Skip to main content

Authors - G

A-B-C-D-E-F-G-H-I-J-K-L-M-N-O-P-Q-R-S-T-U-V-W-X-Y-Z

Pauline Gagnon

Chris Gainor

Clive Gamble (with John Gowlett and Robin Dunbar)

Lynn Gamwell

Bergita and Urs Ganse

Shan Gao

Marta Garcia-Matos (with Lluis Torner)

Dan Gardner

Martin Gardner

Evalyn Gates

Atul Gawande

Adam Gazzaley (with Larry Rosen)

James Geach

Henry Gee

Rose George

Sean Gerrish

Christopher Gerry (with Kimberley Bruno)

Masha Gessen

Susannah Gibson

Gerd Gigerenzer

George Gilder

Colin Gillespie

James Gillies

Malcolm Gladwell

Joshua Glenn (Ed.)

James Gleick

Ian Glynn

Laurie Godfrey (with Andrew Petto)

Ben Goldacre

Billy Goldberg (with Mark Leyner)

Alfred Scarf Goldhaber (with Robert Crease)

Noah Goldstein (with Steve Martin & Robert Cialdini)

Mike Goldsmith

Lawrence & Nancy Goldstone

Jeff Gomez

Laurence Gonzales

Jane Goodall

  • Hope for Animals and their World ****
  • Paul Goodwin

  • Something Doesn't Add Up: surviving statistics in a post-truth world ***
  • Michael Gordin

    Alan Goriely

    Elisabeth Gordon (with Laurent Keller)

    Angélica Gorodischer

    Richard Gott (with Michael Strauss and Neil de Grasse Tyson)

    Richard Gott

    John Gowlett (with Clive Gamble and Robin Dunbar)

    Francis Graham-Smith

    Ron Graham (with Persi Diaconis)

    John Grant

    Andrew Granville and Jennifer Granville

    Or Graur

    Jeremy Gray

    Theodore Gray

    Kevin Grazier (with Stephen Cass)

    Brian Greene

    Kate Greene

    Samuel Greengard

    Pietro Greco

    Peter Grego

    Andrew Gregory

    Bruce Gregory

    Jane Gregory

    Richard Gregory

    Tim Gregory

    John Gribbin

    John Gribbin (with Mary Gribbin)

    Tom Griffiths (with Brian Christian)

    Tom Grimsey (with Peter Forbes)

    Frederick Grinnell

    Simon Guerrier (with Marek Kukula)

    Göran Grimvall

    Steven Gubser (with Frans Pretorius)

    Lee Gutkind


    Comments

    Popular posts from this blog

    The Book of Minds - Philip Ball ****

    It's fitting that this book on the nature of minds should be written by the most cerebral of the UK's professional science writers, Philip Ball. Like the uncertainty attached to the related concept of consciousness, exactly what a mind is , and what makes it a mind, is very difficult to pin down. Ball takes us effectively through some of the difficult definitions and unpacking involved to understand at least what researchers mean by 'mind', even if their work doesn't not necessarily enlighten us much. A lot of the book is taken up with animals and to what extent they can be said to have minds. Ball bases his picture of a mind on a phrase that is reminiscent of Nagel's famous paper on being a bat. According to Ball, an organism can be said to have a mind if there is something that is what it is like to be that organism. (You may need to read that a couple of times.) At one end of the spectrum - apes, cetaceans, dogs, for instance - it's hard to believe that t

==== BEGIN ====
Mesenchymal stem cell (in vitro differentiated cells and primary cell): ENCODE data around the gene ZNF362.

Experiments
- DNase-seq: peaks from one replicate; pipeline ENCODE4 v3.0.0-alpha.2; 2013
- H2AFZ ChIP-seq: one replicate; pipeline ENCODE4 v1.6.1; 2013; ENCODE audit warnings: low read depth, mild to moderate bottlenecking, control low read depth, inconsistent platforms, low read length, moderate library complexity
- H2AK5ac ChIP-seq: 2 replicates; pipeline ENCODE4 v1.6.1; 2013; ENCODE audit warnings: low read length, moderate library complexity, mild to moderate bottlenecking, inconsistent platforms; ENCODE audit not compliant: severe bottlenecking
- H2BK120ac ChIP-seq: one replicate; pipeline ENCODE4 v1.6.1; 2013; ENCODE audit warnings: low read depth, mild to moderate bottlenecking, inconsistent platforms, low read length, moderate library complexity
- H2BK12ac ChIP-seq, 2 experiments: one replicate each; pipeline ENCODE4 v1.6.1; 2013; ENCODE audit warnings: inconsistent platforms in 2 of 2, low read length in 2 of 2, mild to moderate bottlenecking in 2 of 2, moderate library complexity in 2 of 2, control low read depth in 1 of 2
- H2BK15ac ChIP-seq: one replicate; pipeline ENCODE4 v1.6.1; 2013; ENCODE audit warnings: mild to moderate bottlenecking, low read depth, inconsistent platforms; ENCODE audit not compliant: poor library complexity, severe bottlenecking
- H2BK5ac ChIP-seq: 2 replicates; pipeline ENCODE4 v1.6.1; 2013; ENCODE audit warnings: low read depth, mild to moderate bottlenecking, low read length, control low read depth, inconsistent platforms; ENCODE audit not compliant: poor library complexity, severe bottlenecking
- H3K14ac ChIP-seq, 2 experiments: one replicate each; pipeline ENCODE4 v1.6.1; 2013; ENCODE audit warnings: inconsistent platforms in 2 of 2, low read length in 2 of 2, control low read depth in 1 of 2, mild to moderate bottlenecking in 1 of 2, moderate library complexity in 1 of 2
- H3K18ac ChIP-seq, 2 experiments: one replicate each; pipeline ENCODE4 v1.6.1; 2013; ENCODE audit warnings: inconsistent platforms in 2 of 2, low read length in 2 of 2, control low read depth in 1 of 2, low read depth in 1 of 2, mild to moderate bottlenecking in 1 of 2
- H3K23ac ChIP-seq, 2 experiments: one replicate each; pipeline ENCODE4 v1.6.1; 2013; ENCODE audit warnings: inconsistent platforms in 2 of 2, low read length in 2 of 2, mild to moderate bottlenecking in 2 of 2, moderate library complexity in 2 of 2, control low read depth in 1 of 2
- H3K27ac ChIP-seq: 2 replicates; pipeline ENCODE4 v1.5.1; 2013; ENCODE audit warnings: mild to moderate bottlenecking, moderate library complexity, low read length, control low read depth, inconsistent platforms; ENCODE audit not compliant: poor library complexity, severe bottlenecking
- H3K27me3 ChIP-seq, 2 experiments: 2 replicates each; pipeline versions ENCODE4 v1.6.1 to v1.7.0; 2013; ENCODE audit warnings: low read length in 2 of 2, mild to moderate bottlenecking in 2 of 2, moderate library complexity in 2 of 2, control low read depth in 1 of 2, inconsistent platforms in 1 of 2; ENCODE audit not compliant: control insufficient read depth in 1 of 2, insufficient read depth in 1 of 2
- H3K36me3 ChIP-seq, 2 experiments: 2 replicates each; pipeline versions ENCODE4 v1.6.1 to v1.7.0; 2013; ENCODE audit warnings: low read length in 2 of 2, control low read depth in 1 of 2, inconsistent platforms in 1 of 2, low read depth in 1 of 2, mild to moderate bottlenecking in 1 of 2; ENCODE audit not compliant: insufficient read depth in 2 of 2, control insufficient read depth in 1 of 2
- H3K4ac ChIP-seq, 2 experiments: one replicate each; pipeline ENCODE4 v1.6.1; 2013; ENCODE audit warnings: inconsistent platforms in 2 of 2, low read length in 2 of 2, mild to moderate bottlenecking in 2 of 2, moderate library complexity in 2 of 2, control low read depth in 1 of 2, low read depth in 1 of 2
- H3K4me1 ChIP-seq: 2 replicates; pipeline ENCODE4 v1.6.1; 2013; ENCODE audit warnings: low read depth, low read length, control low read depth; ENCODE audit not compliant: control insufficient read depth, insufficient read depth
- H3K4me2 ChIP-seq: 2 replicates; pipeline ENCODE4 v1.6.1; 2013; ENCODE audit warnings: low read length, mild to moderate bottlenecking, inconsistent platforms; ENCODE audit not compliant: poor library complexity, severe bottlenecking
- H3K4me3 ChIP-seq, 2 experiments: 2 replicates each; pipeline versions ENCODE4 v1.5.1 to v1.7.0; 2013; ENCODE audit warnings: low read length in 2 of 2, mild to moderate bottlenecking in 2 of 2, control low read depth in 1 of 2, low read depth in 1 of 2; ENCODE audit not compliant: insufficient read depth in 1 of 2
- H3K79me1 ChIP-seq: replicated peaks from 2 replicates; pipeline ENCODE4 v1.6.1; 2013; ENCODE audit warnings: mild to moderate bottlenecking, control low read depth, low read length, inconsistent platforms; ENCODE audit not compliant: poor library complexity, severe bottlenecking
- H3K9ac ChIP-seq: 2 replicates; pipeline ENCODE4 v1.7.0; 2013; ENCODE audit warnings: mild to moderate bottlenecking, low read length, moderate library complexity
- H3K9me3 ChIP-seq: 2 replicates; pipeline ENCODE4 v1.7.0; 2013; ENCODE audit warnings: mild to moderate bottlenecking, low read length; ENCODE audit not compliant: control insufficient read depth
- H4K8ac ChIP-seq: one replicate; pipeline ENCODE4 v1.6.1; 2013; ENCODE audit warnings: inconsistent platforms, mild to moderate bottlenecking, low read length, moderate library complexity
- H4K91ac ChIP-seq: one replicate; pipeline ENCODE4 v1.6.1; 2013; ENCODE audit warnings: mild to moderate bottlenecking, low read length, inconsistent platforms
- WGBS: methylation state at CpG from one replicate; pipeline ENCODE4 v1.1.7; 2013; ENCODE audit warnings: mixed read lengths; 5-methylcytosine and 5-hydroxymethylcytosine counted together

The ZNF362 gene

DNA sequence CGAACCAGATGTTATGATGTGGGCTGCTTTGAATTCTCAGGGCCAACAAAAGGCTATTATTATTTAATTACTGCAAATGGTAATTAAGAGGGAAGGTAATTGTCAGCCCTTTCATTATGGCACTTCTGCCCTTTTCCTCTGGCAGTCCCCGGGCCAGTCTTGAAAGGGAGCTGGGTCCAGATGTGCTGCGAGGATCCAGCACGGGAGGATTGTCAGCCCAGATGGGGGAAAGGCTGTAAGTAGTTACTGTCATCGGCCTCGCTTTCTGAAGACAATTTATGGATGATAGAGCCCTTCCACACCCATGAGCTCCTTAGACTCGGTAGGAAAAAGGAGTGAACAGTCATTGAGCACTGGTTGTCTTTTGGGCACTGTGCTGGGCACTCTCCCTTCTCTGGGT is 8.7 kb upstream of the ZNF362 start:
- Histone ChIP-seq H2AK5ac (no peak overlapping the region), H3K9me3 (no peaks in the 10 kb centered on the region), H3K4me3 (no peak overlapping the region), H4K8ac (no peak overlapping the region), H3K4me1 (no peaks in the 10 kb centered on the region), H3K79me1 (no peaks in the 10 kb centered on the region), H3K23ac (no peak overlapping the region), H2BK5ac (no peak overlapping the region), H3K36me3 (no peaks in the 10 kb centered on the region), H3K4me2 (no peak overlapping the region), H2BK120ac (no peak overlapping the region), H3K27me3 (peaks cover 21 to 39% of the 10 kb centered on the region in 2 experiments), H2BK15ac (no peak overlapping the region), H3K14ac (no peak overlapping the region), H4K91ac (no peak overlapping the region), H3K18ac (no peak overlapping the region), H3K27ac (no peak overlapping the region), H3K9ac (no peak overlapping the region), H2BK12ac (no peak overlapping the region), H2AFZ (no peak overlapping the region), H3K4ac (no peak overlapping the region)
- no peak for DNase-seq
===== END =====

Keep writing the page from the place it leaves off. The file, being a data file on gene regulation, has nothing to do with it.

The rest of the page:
Forget Me Not - Sophie Pavelle ***(*)

    There was a lot to like in Sophie Pavelle's debut popular science title. In it, she visits ten locations in the UK (against the backdrop of the Covid lockdowns) where species that are in some way threatened by humans and/or climate change are found. The writing style is extremely light and personal, while the content on the different species was both interesting and informative. I particularly enjoyed chapters on sea grass and dung beetles, which are accompanied by coverage of a species each of butterfly, porpoise, bat, guillemot, salmon, hare, bird of prey and bumblebee. There's a nice mix of three threads - writing about the species itself, about the visit to the location (so something close to travel writing, as Pavelle attempts to avoid driving and flying as much as possible) and about the environmental side. I'm not sure the writing style is for everyone - I found it verged on arch at times, didn't endear me with several enthusiastic references to Love Island and

    The Midwich Cuckoos (SF) - John Wyndham *****

    The recent TV adaptation of John Wyndham's classic science fiction novel inspired me to dig out my copy (which has a much better cover than the current Penguin version) to read it again for the first time in decades - and it was a treat. Published in 1957, the book takes a cosy world that feels more typical of a 1930s novel - think, for example, of a village in Margery Allingham's or Agatha Christie's books - and applies to it a wonderfully innovative SF concept. Rather than give us the classic H. G. Wells alien invasion, which, as a character points out, is really just conventional warfare with a twist, Wyndham envisaged a far more insidious invasion where the aliens are implanted in every woman of childbearing age in the village (in a period of time known as the Dayout, when everyone is rendered unconscious).  Apparently like humans but for their bright golden eyes, a joined consciousness and the ability to influence human minds, the Children effectively take over the vil